Freed German hostages fly home from Yemen

24th December 2008, Comments 0 comments

Architect Julia Thielebein, who has worked in Yemen for the past 10 years, and her parents were released on Friday morning after mediation by a tribal dignitary.

Sanaa -- A German couple, freed by tribal kidnappers after a five-day ordeal, flew home from the Yemeni capital Sanaa on Tuesday, an airport security official said.

"The parents of the German woman boarded the plane at dawn, on a Turkish Airways flight to Germany via Istanbul," the official told AFP.

Architect Julia Thielebein, who has worked in Yemen for the past 10 years, and her parents were released on Friday morning after mediation by a tribal dignitary.

They had been seized in the mountainous Bani Dhabyan region east of the capital on December 13 while on an excursion.

Thielebein is expected to spend the end of year holidays in Germany before returning to Yemen, where she works with the German economic development agency GTZ, a Western diplomat said earlier.

Their kidnapper had initially demanded 200,000 dollars (144,000 euros) to compensate him for lost land and the release by police of his brother and son who were arrested four months ago over the land dispute.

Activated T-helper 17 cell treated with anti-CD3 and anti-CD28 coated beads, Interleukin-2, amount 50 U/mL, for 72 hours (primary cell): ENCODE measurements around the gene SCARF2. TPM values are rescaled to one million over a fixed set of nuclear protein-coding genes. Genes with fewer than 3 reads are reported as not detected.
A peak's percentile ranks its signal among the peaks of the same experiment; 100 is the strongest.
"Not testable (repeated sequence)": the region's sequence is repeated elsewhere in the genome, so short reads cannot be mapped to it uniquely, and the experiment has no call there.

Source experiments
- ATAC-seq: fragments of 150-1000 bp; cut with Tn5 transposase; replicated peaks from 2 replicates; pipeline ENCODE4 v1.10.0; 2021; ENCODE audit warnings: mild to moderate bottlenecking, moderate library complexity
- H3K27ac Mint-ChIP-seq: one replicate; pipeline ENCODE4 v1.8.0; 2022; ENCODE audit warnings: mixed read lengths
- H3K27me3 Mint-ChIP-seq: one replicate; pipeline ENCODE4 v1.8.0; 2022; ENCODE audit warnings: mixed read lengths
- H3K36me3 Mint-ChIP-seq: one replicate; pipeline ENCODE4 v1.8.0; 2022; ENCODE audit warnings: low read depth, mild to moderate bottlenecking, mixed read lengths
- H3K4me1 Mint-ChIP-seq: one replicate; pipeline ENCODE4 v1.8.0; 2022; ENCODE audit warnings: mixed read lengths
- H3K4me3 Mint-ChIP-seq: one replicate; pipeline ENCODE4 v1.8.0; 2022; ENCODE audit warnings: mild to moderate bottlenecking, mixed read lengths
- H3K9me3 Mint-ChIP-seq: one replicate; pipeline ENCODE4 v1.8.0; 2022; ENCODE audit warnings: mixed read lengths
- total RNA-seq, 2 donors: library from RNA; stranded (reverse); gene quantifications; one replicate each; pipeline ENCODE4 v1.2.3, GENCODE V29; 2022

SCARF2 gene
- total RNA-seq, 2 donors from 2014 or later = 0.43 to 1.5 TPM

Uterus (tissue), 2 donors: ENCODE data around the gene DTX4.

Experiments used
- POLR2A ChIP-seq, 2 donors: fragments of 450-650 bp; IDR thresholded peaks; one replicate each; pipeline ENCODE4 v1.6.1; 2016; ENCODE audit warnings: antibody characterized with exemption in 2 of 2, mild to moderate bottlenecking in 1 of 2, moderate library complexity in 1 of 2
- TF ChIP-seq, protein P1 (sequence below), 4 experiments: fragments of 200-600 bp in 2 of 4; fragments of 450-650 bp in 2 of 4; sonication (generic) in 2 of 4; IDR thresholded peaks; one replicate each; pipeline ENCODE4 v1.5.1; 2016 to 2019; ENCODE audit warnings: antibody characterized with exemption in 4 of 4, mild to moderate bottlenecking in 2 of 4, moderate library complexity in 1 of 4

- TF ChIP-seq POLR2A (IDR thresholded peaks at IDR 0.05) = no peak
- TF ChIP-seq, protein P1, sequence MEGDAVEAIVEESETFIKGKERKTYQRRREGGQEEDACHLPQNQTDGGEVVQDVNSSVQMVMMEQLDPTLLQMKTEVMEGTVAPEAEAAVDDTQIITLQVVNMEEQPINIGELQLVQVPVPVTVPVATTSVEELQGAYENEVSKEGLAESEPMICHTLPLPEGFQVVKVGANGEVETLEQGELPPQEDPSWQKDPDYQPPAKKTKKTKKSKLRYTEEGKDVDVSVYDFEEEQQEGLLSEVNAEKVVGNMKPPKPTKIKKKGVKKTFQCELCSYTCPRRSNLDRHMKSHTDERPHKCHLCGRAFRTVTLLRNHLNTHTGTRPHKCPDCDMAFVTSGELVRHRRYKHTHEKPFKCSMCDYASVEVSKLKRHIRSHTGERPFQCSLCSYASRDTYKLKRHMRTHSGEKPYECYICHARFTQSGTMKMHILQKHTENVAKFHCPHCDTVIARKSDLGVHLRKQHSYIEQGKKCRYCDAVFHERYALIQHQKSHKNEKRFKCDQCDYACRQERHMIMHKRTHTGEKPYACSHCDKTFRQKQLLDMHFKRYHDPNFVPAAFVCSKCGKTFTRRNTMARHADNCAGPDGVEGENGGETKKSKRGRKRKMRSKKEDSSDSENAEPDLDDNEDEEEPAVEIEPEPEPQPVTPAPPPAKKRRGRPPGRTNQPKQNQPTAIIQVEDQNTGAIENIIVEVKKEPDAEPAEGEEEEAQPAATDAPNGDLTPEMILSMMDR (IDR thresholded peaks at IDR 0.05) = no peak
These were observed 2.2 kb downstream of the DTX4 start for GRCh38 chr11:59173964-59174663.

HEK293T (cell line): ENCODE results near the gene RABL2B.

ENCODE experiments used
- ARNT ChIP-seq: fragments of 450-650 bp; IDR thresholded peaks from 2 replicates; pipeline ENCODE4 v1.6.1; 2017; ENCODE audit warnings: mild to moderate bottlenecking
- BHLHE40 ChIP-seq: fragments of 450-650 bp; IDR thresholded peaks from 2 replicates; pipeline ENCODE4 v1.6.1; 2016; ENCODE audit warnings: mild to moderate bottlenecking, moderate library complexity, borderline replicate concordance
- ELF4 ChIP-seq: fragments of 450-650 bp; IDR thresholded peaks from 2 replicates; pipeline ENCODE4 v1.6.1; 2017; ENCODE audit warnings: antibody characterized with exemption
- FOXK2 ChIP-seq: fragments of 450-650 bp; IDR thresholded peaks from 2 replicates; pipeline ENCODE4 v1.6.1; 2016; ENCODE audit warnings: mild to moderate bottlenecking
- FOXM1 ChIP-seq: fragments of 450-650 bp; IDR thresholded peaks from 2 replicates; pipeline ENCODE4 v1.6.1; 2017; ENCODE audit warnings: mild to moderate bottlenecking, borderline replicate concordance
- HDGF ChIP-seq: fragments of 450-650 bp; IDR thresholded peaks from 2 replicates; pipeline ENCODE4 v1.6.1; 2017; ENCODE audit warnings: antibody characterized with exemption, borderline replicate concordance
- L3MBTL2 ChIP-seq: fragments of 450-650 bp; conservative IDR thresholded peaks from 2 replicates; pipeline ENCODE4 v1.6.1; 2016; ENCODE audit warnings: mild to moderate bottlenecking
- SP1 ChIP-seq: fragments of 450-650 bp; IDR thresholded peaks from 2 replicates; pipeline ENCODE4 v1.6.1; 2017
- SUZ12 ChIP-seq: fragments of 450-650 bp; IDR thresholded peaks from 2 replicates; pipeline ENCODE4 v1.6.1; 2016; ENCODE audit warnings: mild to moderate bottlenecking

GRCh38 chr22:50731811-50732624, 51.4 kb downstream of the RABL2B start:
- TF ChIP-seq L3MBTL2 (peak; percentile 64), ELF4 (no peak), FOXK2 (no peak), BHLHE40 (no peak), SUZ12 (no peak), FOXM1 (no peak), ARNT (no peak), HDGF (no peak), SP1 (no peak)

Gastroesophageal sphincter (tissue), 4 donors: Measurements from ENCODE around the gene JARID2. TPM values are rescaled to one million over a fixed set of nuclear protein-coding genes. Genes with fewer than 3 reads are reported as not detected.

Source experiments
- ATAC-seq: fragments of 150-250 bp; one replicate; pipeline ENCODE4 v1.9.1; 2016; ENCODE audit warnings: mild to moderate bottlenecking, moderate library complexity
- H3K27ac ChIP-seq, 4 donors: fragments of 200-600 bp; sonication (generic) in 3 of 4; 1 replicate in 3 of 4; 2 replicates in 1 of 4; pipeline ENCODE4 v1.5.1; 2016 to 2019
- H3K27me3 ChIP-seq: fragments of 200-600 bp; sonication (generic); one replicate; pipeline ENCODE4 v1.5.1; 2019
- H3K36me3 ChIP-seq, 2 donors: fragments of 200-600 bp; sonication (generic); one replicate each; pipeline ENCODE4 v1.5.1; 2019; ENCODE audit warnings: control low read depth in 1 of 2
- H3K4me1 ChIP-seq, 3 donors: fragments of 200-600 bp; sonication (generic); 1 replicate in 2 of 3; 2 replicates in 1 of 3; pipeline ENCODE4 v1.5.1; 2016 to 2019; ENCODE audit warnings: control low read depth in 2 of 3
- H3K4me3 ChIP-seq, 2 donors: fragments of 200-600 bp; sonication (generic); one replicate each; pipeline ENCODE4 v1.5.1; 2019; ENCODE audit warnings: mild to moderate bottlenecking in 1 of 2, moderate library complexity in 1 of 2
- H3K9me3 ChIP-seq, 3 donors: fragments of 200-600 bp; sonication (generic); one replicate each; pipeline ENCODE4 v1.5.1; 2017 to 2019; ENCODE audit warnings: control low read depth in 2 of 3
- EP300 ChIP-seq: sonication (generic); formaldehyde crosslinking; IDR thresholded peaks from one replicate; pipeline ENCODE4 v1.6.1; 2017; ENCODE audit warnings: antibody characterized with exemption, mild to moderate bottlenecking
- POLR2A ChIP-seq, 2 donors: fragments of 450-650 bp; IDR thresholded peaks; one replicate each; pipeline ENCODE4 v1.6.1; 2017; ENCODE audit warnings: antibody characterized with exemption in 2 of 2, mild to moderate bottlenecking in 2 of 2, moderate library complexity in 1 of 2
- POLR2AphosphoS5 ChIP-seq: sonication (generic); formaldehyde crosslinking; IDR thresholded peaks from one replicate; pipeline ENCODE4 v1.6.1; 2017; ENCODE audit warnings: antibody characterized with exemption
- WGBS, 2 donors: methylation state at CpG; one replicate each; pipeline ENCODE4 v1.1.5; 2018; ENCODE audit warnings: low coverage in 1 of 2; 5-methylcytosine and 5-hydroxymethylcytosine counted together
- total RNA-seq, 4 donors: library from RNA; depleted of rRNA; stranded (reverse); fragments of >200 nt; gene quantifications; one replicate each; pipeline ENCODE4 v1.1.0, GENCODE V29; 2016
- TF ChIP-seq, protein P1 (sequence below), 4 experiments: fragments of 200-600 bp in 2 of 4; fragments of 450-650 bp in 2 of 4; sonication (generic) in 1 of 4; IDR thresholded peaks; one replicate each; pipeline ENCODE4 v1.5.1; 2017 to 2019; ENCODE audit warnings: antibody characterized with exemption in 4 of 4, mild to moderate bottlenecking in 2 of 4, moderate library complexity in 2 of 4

Unconfirmed reports on a Yemeni Internet site, Marebnews, said the tribal mediator had promised the kidnapper a ransom of 100,000 dollars and an assurance that the kidnapper would not face prosecution.

Yemen, the ancestral homeland of Al-Qaeda chief Osama bin Laden and one of the world's poorest countries, is a strongly tribal country awash with weapons.

Tribes have abducted more than 200 foreigners over the past 15 years in a bid to extract concessions from the central government whose writ extends with difficulty over the lawless countryside.

Although kidnappers' demands are normally met allowing hostages to be freed unharmed, three Britons and an Australian seized by Islamists in December 1998 were killed when security forces stormed their hideout.

AFP/Expatica

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